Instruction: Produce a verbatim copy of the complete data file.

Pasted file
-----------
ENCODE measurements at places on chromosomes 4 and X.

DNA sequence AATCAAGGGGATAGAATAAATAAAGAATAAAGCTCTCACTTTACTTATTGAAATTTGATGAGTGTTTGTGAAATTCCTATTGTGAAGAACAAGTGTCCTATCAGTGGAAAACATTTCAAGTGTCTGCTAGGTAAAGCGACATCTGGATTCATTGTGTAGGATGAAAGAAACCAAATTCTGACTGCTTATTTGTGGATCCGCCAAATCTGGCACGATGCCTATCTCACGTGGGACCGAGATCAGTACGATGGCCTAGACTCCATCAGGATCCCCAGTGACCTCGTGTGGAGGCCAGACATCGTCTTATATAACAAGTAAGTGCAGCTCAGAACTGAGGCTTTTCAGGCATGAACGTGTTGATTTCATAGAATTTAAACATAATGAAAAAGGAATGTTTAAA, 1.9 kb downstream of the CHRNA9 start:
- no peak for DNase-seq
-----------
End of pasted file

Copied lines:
ENCODE measurements at places on chromosomes 4 and X.

DNA sequence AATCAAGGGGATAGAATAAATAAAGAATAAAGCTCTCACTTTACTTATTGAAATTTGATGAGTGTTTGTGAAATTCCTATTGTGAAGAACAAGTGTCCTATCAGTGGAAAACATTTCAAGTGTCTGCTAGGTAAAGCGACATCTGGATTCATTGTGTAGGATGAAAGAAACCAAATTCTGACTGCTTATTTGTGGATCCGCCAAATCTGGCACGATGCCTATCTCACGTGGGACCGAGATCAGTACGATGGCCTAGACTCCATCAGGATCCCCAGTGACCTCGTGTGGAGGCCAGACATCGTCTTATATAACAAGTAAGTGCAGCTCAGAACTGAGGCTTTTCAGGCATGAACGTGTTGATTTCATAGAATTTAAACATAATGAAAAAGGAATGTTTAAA, 1.9 kb downstream of the CHRNA9 start:
- no peak for DNase-seq